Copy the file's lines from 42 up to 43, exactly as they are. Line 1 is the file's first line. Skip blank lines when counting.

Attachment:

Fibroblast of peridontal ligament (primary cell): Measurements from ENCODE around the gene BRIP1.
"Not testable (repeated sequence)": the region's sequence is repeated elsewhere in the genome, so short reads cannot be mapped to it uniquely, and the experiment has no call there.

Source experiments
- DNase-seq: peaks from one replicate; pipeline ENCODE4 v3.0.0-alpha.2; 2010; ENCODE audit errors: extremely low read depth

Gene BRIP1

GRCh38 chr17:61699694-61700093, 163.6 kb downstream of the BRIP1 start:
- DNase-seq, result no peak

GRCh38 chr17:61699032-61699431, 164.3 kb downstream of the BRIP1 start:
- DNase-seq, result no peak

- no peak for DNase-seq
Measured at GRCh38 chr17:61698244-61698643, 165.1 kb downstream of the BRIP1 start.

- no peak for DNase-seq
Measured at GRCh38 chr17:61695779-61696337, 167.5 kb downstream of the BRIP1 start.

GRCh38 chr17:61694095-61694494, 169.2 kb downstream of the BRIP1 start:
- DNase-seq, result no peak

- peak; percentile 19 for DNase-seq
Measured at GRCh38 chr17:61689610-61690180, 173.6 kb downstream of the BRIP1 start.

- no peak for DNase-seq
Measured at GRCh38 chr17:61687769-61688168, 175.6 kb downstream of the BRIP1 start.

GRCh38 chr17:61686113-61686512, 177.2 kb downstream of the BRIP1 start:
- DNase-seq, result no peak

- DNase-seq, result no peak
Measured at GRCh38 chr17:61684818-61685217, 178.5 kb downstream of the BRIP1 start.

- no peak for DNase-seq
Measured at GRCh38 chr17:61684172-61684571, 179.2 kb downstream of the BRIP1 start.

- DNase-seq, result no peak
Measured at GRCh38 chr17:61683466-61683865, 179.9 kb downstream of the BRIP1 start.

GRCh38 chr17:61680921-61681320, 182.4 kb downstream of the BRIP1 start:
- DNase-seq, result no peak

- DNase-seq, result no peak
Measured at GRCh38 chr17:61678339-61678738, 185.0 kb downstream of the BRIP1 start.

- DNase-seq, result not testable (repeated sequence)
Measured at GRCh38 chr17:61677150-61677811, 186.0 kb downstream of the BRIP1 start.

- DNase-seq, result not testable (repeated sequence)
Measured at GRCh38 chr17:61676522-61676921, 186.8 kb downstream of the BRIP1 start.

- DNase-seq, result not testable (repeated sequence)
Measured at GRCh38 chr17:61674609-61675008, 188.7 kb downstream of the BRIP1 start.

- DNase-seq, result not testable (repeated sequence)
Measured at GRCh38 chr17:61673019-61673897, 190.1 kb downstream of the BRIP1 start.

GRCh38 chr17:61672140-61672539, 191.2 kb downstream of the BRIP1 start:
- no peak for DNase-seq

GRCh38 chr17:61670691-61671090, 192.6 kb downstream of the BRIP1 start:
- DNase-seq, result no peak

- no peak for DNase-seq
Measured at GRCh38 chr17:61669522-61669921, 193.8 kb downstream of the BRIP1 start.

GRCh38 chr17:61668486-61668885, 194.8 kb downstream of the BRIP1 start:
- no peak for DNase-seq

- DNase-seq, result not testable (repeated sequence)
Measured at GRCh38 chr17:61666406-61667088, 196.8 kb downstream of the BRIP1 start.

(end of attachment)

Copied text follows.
GRCh38 chr17:61670691-61671090, 192.6 kb downstream of the BRIP1 start:
- DNase-seq, result no peak